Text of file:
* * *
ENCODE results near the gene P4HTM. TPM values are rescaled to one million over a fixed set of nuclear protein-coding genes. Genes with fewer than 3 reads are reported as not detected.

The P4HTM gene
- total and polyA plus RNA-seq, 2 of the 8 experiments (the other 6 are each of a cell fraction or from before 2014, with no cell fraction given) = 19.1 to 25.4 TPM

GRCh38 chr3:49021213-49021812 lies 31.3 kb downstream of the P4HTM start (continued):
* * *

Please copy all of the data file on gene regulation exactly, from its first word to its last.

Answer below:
ENCODE results near the gene P4HTM. TPM values are rescaled to one million over a fixed set of nuclear protein-coding genes. Genes with fewer than 3 reads are reported as not detected.

The P4HTM gene
- total and polyA plus RNA-seq, 2 of the 8 experiments (the other 6 are each of a cell fraction or from before 2014, with no cell fraction given) = 19.1 to 25.4 TPM

GRCh38 chr3:49021213-49021812 lies 31.3 kb downstream of the P4HTM start (continued):